Strategies for Your Baby’s Emotional-Social Development

February 22, 2019

Strategies for Your Baby’s Emotional-Social Development

Starting something at a young age can help someone be good at it when they grow up.
You can teach a 3-6-month-old infant, and they can keep up with what you are teaching if you do it every day. Infants can be given activities and lessons for their emotional-social development. Babies grow every day, one day they're only a month old then you’ll realize that they can’t be your cute baby forever.

As babies continue to grow up, they are beginning to be aware of their surroundings. Your baby won’t be with you for the rest of your life; that’s why you have to teach them to interact with other people. This is going to be a hard adjustment for them but starting them at a young age could help a lot.

Emotional Social Development

Social development in early childhood is recommended to parents for this could help their child easily adjust with the different environments that sooner or later they’ll be in. You don’t want your child to be always crying and asking for you when they come to the point that they are starting to go to school. Some toddlers are like that because they are only used to being in their parent’s arms. Crying and having tantrums are their answer when they could not find comfort to their parents immediately.

You shouldn’t let your child adapt to this trait, human interaction is normal and should be taught while they are young. The developing child may have a hard time, but they’ll slowly be accustomed to other people. They should be taught to be aware of their surroundings, about what to feel with various situations; infants should learn the development of emotions at different stages. A 3-6-month-old child will be restless, and they’ll cry endlessly when other people start to give them attention. You are going to have a hard time to leave them alone once you start to work again with an outside of the house responsibilities. Sooner or later, your 3-6-month-old child will grow into a toddler, and this will go on for years until they reach adolescence and lastly adulthood. Don’t let them be scared of people that are not part of the family.

If you are one of those parents who is struggling with their baby’s emotional-social development, then you can try these strategies that might help you in the development of their social and emotional skills.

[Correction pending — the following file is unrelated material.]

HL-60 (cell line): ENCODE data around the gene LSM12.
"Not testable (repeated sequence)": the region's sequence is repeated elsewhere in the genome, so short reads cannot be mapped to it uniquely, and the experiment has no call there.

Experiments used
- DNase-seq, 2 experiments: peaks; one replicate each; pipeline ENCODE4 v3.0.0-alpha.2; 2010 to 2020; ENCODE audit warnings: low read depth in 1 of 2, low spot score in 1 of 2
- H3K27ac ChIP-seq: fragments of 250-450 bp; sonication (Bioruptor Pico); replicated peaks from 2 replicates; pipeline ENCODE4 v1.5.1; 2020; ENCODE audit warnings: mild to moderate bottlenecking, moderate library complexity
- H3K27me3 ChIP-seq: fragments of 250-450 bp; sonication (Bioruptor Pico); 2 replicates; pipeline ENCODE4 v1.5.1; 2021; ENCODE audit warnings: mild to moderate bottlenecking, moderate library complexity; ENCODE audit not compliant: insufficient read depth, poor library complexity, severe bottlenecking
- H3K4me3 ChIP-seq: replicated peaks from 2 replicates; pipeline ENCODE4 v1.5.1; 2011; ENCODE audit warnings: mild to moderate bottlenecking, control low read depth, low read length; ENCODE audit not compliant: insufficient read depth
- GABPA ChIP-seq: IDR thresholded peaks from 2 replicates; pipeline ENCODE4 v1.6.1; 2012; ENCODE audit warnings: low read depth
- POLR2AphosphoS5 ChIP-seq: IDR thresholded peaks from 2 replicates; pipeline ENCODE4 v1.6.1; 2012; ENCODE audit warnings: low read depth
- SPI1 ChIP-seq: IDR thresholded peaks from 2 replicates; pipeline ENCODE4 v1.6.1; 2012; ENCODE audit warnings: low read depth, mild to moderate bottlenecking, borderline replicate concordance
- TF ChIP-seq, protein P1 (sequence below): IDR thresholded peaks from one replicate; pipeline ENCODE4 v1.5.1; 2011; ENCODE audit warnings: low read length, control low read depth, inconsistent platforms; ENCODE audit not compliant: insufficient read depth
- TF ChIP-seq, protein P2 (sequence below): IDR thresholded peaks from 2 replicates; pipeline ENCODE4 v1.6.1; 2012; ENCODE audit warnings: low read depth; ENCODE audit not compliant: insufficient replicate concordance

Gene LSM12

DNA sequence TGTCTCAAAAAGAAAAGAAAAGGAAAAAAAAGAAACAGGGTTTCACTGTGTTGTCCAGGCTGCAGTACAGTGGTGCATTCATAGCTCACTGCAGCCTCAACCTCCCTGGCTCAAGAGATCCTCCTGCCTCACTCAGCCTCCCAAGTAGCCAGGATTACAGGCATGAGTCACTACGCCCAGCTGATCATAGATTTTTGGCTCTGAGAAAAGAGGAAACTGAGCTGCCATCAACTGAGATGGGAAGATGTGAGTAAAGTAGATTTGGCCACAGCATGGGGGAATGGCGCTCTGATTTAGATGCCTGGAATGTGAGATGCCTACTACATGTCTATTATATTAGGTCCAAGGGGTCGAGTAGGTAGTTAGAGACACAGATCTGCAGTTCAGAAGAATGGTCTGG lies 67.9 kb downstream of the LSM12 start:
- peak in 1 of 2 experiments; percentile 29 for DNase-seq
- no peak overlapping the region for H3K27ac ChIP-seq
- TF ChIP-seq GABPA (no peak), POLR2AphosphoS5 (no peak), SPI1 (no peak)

1. Let them play with the kids in your neighborhood. If they are still uncomfortable with adults, then start training their emotional-social skills with infants the same age as them or one year older than them. At this point, they’ll be aware of other kids, and since playing is another type of socialization when they start to go to school, they’ll eventually get the hang of being in the same place as kids the same age as them. Infants will also be aware of how and what to feel when they are with other children. At a young age, they are already starting to know themselves.
  1. Bring them on several occasions where you and your child will be interacting with various types of people. Let your kids be accustomed to these celebrations and when they grow up, they will be the ones to initiate interactions. However, you should choose safe events where you’ll bring your kid to. Events can also help your child with their cognitive development stages; this could help them be conscious of the different kinds of people. This is the stage that they get to understand what is the feeling of being scared, adored, or excited. It is not just the social skill that is tested but also how they would determine their emotions.
  1. Travel with your child. This is not just about going out of the country but out of the town trips will do.  Get them to be accustomed to the presence of other people and not just who’s inside of your house. Just guide your child with communicating with strangers. Let them get used to their presence but keep an eye on them.

Start them young so that when they get older, they know how to handle a lot of people. It isn’t just the social and emotional skills that you are helping your child to develop but also their communication skills. 3-6 months old infants may not have their first word yet but letting them interact with other people at this early age can help them overcome the fear of other people. Be of guidance for the improvement of your kid’s emotional-social development, and we at Spec Kid Club can be a helping hand too.